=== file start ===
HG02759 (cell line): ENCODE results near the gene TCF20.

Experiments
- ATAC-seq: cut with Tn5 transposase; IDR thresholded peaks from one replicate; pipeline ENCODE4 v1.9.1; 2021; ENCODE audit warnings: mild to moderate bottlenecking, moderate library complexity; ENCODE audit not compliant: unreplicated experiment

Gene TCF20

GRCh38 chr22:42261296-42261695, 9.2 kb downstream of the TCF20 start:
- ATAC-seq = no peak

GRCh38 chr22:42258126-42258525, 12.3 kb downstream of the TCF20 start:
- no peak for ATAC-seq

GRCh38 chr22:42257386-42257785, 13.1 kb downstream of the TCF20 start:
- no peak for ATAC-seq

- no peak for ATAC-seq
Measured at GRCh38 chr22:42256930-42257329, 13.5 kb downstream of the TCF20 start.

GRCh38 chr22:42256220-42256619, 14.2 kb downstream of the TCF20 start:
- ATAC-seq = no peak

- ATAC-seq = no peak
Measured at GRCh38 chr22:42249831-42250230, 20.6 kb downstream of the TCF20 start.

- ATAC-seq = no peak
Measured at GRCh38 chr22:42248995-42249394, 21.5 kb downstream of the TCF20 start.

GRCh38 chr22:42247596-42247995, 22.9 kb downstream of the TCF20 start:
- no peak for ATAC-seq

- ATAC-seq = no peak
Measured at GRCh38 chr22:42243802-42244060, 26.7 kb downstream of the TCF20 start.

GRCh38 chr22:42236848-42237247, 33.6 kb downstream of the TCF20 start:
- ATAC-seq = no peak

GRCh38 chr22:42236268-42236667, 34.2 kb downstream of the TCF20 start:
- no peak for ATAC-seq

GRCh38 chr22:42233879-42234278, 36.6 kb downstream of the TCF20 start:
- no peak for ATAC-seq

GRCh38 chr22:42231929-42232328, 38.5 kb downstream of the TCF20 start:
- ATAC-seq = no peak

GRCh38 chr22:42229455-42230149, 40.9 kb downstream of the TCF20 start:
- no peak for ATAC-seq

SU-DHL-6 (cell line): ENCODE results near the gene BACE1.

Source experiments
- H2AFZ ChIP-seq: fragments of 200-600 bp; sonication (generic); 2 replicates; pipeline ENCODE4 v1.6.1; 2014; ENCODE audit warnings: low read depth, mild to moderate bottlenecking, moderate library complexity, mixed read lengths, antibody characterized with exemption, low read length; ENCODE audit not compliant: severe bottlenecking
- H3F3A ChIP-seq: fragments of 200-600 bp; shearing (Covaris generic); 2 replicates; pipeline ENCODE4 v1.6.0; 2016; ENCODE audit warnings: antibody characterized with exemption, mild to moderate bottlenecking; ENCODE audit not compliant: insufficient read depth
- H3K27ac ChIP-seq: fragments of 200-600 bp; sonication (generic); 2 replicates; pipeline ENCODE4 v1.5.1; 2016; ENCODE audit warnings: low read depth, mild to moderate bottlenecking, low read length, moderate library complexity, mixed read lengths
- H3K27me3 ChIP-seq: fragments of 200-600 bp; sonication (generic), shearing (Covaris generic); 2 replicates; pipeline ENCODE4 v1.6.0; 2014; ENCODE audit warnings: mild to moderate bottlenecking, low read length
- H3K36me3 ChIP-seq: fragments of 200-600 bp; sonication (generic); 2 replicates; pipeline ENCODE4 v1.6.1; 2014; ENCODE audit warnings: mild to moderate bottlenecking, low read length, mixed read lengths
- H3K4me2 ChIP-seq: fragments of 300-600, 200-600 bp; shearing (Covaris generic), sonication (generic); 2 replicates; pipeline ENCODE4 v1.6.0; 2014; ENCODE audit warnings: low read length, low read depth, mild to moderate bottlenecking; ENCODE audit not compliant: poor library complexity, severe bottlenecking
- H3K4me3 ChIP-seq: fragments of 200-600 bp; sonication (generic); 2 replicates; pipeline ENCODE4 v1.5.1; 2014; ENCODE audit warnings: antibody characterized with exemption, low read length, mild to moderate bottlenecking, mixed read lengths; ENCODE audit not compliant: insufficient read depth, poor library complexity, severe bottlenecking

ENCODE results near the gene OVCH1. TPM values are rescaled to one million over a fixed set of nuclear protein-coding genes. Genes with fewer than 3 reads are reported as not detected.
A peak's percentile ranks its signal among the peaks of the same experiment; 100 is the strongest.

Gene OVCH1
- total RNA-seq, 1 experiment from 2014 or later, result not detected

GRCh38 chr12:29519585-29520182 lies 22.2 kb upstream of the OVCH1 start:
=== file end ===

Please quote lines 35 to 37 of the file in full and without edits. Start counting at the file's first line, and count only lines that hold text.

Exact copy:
- H2AFZ ChIP-seq: fragments of 200-600 bp; sonication (generic); 2 replicates; pipeline ENCODE4 v1.6.1; 2014; ENCODE audit warnings: low read depth, mild to moderate bottlenecking, moderate library complexity, mixed read lengths, antibody characterized with exemption, low read length; ENCODE audit not compliant: severe bottlenecking
- H3F3A ChIP-seq: fragments of 200-600 bp; shearing (Covaris generic); 2 replicates; pipeline ENCODE4 v1.6.0; 2016; ENCODE audit warnings: antibody characterized with exemption, mild to moderate bottlenecking; ENCODE audit not compliant: insufficient read depth
- H3K27ac ChIP-seq: fragments of 200-600 bp; sonication (generic); 2 replicates; pipeline ENCODE4 v1.5.1; 2016; ENCODE audit warnings: low read depth, mild to moderate bottlenecking, low read length, moderate library complexity, mixed read lengths